Emma will always be a New Yorker at heart, even though she has a perfect life in Seattle. She has a prestigious job fundraising for the Seattle Symphony, a handsome boyfriend who adores her, and a Belltown apartment with views of the Sound. It should be more than enough to keep her pain from not playing the piano, and her 9/11 nightmares, away. But when her old college crush, Owen, comes back into her life, it’s more than just spending time with him that’s causing cracks in her picture-perfect life. As she steps back on stage, and back into the spotlight, her connection with Owen and his world, dredges up old memories that Emma worked hard to forget. Emma’s past comes back to haunt her, forcing her to face the truth about more than just her fears of returning back to New York. As her once perfect life begins to burn down, Emma is forced to figure out what she really wants: her fundraiser and cocktail party-filled life with her boyfriend, or forging a new future with the one thing, and one person, she’s ever loved–even if it means returning to New York.
The piece of sheet music had sat untouched for a decade, tucked away in other sheet music, left at the bottom of a box. It was poor timing, finding it now. Really poor. Emma’s friends would say it was fate. Her mom and sister would say that she should sort through her things more often. Emma had to agree with her family on this one. Her thirtieth birthday coming and going sparked a nesting spree of sorts. This had to be the only reason behind finding it. Starting in the front room of their apartment and working her way back, she went through everything: cleaned off bookshelves, cleaned out closets, dusted, touched up, changed out artwork. There were some things—like the pile of sheet music that now sat on her kitchen table, the piece of sheet music that she couldn’t stop staring at—she wasn’t sure she’d be able to part with. This binder of hand-written music, work, the e-mail, and the wedding coming up—she just couldn’t escape Owen any longer. The longer time went on, the harder it was getting. Wasn’t it supposed to be the other way around? It should’ve been easier by now. But it wasn’t, and that’s why she had an e-mail drafted. Well, sort of—it was blank still, but at least it was open. “I don’t even know what to say to you,” Emma said out loud, reading over Owen’s latest e-mail. It had landed in her mailbox a week ago with an invitation to dinner and she still hadn’t given him an answer. She closed doors on everything in her past, always. She’d left New York, and the empty spaces in the skyline, and didn’t look back. She couldn’t—it hurt too much. Emma never spoke to ex-boyfriends after the relationship expired. But Owen wasn’t an ex. Maybe it was best to rip the Band-Aid off now, privately, instead of in front of at the engagement party in front of all of their college friends. She typed up a quick, one line response: Dinner tonight? Hitting send, excitement and guilt crushed her. She hadn’t even considered her boyfriend and his feelings into the equation.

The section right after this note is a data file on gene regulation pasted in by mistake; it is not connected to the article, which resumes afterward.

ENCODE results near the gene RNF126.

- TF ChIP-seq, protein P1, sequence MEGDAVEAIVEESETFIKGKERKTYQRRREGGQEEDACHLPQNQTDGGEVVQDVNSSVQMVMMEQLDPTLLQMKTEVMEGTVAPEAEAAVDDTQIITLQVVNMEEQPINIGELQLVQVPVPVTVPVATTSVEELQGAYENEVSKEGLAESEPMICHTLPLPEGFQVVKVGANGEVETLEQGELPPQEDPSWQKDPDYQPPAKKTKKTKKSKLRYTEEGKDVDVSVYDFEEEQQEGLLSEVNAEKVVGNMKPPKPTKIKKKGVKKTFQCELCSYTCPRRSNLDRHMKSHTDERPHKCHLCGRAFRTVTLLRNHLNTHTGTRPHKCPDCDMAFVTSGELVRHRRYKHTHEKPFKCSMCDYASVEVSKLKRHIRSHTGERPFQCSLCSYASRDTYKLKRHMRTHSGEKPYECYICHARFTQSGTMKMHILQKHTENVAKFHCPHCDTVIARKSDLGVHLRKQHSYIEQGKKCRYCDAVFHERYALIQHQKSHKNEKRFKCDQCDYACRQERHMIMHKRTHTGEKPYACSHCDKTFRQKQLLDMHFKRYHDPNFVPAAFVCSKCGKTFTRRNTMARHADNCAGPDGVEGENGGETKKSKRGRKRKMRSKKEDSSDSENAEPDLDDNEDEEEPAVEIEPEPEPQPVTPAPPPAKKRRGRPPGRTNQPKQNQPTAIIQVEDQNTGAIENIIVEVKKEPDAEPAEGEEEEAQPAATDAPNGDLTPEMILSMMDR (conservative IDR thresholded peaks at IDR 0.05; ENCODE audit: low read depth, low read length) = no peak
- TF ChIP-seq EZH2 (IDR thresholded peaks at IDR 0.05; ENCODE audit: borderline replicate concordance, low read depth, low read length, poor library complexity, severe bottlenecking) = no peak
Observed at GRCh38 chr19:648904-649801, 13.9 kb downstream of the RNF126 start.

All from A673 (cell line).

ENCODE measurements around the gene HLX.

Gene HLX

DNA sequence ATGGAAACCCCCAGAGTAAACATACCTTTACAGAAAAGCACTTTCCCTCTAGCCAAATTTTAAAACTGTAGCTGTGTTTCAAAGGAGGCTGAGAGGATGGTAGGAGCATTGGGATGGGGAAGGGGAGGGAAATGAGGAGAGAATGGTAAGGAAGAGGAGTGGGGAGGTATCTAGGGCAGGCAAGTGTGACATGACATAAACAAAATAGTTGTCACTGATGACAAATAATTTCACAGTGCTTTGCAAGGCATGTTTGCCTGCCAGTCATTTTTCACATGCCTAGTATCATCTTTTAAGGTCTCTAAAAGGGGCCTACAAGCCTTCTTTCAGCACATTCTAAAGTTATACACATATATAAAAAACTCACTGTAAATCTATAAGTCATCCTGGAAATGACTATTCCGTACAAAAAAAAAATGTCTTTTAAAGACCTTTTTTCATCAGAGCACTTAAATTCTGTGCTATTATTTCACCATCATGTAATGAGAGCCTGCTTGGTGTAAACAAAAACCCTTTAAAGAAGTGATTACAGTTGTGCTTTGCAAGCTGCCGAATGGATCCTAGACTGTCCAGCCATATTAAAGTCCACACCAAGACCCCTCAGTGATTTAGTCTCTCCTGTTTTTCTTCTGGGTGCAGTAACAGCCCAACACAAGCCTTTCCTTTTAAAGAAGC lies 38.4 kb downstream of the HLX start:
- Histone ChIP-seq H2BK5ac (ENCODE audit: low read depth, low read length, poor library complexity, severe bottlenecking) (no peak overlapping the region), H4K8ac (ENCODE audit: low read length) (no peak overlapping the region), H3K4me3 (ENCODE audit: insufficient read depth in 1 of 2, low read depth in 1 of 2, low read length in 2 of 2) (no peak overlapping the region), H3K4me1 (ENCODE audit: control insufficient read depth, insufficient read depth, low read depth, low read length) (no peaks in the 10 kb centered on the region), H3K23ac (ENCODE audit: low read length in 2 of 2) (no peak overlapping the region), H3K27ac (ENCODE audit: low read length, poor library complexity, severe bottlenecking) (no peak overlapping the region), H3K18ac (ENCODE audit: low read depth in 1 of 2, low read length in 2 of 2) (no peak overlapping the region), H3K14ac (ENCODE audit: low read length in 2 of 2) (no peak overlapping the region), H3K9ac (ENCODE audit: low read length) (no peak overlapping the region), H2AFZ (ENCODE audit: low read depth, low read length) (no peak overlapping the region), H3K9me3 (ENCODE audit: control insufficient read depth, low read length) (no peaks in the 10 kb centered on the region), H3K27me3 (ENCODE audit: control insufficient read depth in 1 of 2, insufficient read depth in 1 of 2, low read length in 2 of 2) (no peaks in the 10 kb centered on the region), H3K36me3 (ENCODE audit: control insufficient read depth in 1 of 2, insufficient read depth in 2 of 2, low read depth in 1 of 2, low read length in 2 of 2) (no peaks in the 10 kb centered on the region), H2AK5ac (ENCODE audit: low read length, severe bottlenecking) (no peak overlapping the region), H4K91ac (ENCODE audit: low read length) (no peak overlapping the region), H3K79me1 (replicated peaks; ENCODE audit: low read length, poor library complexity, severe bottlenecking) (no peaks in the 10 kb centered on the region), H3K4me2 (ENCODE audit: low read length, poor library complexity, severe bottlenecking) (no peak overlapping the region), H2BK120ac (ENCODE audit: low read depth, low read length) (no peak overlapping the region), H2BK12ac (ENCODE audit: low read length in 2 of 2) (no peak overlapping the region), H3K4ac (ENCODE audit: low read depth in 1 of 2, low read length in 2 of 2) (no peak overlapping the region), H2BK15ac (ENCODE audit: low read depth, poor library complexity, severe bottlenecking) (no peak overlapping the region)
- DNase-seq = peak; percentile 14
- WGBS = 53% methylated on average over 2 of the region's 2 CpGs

About the Author Nicole Tone is a freelance editor, MFA student, traveller, pet collector, binge-watcher, and a self-proclaimed coffee snob. She lives in Buffalo, NY with her husband, three cats, and two very large dogs. She cheats on Buffalo with Seattle as often as she can.
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